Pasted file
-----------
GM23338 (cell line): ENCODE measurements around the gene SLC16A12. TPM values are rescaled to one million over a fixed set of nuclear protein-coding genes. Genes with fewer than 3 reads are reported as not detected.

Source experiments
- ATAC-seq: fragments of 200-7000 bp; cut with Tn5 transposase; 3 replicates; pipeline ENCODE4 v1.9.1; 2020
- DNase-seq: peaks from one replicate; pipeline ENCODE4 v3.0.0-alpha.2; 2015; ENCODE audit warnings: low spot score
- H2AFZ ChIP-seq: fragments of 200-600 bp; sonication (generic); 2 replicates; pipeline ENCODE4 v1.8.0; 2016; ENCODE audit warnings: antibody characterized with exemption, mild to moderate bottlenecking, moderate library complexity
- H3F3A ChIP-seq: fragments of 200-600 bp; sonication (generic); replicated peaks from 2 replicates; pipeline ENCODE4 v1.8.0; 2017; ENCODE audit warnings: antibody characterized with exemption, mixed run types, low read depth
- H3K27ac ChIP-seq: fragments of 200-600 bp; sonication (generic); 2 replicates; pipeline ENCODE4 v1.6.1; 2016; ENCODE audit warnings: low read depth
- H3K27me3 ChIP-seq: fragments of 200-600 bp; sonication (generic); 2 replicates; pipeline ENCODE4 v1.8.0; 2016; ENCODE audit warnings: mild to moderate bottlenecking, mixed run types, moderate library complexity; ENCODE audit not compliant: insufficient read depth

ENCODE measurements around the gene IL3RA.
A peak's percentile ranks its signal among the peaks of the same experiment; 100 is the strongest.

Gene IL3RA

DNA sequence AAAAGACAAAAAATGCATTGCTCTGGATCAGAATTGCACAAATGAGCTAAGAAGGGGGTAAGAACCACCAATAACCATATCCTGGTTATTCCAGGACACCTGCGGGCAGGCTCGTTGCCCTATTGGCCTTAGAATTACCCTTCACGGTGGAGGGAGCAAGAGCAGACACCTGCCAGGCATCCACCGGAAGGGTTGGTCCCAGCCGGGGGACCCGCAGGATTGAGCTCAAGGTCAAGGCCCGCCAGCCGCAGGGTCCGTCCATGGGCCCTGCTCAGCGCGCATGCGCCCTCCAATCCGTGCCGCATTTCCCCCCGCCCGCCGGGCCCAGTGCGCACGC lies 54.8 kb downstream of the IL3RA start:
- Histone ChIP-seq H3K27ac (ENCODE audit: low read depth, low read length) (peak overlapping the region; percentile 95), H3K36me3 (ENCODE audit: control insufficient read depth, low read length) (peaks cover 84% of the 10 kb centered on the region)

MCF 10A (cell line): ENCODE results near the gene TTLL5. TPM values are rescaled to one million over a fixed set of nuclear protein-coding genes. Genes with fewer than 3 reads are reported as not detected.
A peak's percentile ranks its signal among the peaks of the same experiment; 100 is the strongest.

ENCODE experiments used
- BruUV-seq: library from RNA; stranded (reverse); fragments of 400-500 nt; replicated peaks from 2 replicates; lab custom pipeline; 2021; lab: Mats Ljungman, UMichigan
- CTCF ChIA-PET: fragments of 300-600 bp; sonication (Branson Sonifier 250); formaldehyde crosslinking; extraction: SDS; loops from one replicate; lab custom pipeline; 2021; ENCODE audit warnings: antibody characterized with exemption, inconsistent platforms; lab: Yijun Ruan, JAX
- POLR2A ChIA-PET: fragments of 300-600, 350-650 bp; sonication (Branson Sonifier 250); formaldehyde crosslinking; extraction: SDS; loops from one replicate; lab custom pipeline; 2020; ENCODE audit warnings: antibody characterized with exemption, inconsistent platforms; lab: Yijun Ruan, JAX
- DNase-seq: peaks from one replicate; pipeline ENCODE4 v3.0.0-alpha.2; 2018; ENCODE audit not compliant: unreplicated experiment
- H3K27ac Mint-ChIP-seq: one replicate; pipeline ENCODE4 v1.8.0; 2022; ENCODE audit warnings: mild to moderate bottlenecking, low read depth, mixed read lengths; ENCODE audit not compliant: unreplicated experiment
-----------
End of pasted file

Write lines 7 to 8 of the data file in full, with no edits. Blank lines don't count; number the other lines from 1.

- H3K27ac ChIP-seq: fragments of 200-600 bp; sonication (generic); 2 replicates; pipeline ENCODE4 v1.6.1; 2016; ENCODE audit warnings: low read depth
- H3K27me3 ChIP-seq: fragments of 200-600 bp; sonication (generic); 2 replicates; pipeline ENCODE4 v1.8.0; 2016; ENCODE audit warnings: mild to moderate bottlenecking, mixed run types, moderate library complexity; ENCODE audit not compliant: insufficient read depth